Musings of a Bibliomaniac

Goodreads immigrant. Another victim of corporate tyranny. I blog at Musings of a Bibliomaniac along with my co-blogger Scarlet.

The summer of her awakening

The Summer Before the Dark - Doris Lessing

Before it all slips away from my feeble psychological grasp, before the after-effects start wearing off, let me write it all out. About the summer before the dark.

The first thing that struck me while reading was this - Fuck purple prose. Or red or maroon or magenta prose for that matter. (And I say this in full acknowledgement of the fact that my prose is often closer to purple than any other color.) Screw post-modernism and its deliberate way of being obtuse, obscure, snarky. Screw all that.

Because this is it. This is what I want to achieve if I were to attempt writing a stream of consciousness novel some day. This laying bare of all the everyday inner battles a woman wages with her conscience, with society, with those hunters lined up on the sidewalk eyeing her with the interest of a sexual predator as she walks home in that form-fitting dress. Delving this deep into the psyche of a human being who navigates the space of a few months rapidly changing disguises never knowing which of them are closer to her real self, but in prose so beautifully self-evident. The things nobody in the world is bothered about because all of it is so awfully pedestrian. After all, there's nothing remotely tantalizing about an upper class woman having perfunctory sex in a passionless affair or caring for her husband, her children, molding her existence around their schedules. There's barely any appreciation for what she is doing for society at large by playing the forever-at-your-service comfort-giver. The way she is working a thankless job, drifting through life mostly invisible in the eyes of the ones who surround her. 

This is how Virginia Woolf would have written if she had been alive right now. Because Mrs Kate Brown is nothing but a slightly modified modern day avatar of Clarissa Dalloway or Mrs Ramsay. Her insecurities about her steadily whitening hair and declining sex appeal maybe belittled as a rich white woman's first world problems but pay a little attention to them and you will see how universal and all-encompassing her gripe with patriarchy is. 


"She marries because to get married young is to prove herself; and then it must be as if she has inside her an organ capable of absorbing and giving off thousands of watts of Love, Attention, Flattery, and this organ has been working at full capacity, but she can't switch the thing off."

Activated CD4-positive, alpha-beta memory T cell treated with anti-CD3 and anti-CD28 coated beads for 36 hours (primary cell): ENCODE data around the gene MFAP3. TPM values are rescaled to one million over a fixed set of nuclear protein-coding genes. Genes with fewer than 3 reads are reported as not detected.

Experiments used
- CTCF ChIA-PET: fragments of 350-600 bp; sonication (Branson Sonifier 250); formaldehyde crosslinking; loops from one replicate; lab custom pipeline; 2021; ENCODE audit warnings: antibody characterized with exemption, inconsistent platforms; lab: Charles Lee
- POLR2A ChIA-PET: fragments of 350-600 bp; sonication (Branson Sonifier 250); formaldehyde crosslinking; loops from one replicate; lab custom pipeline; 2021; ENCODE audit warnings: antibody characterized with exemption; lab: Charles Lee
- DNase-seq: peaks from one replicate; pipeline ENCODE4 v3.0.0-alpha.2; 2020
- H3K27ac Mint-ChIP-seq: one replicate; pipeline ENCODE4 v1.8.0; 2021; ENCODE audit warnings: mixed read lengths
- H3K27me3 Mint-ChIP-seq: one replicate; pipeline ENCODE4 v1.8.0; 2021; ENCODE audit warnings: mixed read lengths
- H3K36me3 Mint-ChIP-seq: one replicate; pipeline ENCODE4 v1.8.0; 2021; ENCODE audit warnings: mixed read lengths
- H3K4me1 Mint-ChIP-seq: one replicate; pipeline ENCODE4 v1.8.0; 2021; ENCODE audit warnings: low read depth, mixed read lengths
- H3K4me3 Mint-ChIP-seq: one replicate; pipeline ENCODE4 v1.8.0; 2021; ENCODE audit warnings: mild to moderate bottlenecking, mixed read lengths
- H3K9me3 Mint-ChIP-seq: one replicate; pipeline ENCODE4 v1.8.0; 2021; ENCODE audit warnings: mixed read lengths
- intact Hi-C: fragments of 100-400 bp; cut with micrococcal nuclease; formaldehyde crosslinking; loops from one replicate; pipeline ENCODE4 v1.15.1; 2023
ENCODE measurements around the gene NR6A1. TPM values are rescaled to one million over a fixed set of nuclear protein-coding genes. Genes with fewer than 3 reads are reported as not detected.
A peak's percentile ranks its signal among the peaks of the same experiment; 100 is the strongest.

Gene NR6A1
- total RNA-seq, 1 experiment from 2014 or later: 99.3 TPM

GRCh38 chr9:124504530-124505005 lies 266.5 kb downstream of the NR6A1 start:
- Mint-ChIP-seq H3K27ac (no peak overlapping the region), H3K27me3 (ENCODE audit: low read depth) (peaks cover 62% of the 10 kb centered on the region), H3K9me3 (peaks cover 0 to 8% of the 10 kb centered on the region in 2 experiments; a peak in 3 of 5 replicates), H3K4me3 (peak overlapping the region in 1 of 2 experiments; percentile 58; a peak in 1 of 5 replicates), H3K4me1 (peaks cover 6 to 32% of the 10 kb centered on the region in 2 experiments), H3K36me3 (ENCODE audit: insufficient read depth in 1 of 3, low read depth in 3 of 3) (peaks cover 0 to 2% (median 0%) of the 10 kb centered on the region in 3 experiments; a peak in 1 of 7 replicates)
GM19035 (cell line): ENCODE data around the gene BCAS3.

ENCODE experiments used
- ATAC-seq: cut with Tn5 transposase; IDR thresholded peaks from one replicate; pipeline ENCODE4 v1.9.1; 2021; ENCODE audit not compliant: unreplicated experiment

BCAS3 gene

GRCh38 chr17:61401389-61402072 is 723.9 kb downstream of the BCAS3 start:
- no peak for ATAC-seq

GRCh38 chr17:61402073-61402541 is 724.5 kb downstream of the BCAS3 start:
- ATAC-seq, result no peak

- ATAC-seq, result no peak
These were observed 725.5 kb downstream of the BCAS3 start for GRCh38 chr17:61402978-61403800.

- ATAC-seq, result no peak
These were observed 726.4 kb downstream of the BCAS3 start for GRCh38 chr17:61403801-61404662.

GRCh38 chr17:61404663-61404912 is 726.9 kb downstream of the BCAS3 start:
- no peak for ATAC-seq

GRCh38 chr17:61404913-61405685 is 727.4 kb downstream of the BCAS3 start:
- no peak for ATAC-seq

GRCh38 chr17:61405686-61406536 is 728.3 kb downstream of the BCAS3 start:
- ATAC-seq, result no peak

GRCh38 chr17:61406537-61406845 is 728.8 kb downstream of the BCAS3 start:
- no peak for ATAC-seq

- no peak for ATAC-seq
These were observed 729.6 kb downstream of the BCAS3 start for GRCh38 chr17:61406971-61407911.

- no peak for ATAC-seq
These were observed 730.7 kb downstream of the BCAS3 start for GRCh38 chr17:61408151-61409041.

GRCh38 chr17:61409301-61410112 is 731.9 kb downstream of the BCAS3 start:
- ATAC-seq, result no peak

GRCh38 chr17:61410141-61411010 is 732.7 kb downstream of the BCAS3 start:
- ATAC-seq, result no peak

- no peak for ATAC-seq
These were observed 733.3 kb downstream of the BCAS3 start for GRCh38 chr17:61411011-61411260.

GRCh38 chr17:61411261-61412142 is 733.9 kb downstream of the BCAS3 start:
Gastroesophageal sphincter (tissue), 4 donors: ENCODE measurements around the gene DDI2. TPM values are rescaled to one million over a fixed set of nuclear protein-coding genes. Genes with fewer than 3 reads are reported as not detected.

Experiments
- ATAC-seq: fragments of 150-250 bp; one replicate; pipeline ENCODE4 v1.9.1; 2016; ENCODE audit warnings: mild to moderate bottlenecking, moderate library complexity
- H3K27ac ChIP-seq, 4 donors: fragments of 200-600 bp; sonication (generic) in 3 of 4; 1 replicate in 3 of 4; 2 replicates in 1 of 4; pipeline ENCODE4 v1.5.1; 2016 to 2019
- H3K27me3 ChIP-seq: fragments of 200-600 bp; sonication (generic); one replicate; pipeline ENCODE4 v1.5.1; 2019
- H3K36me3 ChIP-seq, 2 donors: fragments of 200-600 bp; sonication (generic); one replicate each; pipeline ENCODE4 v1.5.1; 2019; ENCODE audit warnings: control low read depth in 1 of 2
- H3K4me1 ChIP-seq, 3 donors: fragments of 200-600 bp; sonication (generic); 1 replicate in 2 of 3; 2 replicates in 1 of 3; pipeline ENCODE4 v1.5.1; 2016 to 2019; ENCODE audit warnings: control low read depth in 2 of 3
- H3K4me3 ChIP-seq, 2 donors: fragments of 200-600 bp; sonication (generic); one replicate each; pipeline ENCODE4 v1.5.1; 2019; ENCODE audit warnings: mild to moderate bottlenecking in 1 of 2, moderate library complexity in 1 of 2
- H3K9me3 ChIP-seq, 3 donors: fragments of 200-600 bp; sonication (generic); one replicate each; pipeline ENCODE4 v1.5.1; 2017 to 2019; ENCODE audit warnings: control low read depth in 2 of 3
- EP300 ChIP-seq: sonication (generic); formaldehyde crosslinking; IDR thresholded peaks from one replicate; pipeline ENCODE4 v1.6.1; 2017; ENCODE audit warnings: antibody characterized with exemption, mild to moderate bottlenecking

This is what I can only hope to do some day. Make my words bite, sting and burn those who read them. Force them to ponder upon devoured words for extended periods of time.

But does it really deserve 5 stars? Perhaps not, especially in light of the portions where the narrative loses sight of its destination in one of its countless meanderings and gives us the impression that we are trapped in the quagmire of Kate's own inner chaos. But then I am already in awe of Doris Lessing's voice and its power, her way of systematically eviscerating an unequal partnership where the husband is somehow in command of his own life but the wife isn't, her way of cutting open and dissecting motherhood, magnifying each one of its ignored, glossed over aspects for us to see clearly. I love the way this perfectly ordinary Kate Brown with her ordinary name gets under my skin and burrows through my insides, making me so deeply uncomfortable, coercing me into reconsidering my view of the women I have known closely over the years. 

How elegantly she bridges the gap between the inner and outer worlds of an individual and yet in the simplest of manners! And that, for me, is a 5-star achievement. 

Disclaimer:- Put down your pitchforks, po-mo & purple prose lovers. I wasn't really being serious in that second paragraph. I love my share of po-mo fiction and purple prose almost as much as you guys do.

Currently reading

Padgett Powell
The Pure Gold Baby
Margaret Drabble
The Brothers Karamazov
Fyodor Dostoyevsky, Larissa Volokhonsky, Richard Pevear
Progress: 28 %